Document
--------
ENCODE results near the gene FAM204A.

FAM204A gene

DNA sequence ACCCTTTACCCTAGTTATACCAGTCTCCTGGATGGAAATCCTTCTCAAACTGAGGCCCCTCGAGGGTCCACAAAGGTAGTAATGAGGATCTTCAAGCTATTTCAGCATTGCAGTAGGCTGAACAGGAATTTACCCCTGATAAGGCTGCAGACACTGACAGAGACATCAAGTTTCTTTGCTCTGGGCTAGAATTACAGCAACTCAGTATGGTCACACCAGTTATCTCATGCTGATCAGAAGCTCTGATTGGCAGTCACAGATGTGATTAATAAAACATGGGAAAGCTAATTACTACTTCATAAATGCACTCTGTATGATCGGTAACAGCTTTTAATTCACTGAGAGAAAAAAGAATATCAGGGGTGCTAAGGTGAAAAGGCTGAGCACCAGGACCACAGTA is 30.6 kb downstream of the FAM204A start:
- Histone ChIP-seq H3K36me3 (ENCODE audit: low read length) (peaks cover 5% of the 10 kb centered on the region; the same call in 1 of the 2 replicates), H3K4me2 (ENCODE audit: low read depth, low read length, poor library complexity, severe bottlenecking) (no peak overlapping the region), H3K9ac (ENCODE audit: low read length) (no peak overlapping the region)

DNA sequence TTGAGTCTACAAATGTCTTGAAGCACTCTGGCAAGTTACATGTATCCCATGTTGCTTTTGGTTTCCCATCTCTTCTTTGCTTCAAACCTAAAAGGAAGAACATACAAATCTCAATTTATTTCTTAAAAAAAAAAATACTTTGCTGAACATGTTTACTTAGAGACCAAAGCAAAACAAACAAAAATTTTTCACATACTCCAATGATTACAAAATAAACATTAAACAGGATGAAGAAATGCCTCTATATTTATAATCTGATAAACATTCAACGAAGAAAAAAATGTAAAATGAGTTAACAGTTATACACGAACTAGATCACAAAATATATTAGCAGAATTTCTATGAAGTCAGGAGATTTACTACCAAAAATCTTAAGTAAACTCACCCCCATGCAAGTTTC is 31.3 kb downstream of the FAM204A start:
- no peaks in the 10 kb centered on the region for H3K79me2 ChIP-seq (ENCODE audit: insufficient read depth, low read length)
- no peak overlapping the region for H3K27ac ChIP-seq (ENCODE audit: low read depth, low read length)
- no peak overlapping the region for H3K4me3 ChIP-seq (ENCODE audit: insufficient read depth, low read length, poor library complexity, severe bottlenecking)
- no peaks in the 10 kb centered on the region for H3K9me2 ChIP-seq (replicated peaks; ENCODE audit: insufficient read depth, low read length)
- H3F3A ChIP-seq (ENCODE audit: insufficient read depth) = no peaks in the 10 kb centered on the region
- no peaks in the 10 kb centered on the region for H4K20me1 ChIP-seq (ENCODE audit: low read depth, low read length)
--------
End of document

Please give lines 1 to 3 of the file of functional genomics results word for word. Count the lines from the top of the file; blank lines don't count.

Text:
ENCODE results near the gene FAM204A.

FAM204A gene

DNA sequence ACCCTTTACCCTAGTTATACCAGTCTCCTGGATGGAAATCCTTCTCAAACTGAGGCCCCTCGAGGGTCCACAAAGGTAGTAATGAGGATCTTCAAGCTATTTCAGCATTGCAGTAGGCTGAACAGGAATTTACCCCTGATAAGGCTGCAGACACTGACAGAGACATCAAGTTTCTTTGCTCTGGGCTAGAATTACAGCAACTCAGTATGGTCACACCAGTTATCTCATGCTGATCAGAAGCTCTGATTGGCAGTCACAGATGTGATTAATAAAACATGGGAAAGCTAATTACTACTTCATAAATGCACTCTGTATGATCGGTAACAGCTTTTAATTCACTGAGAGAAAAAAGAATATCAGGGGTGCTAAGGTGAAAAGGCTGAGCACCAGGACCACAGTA is 30.6 kb downstream of the FAM204A start: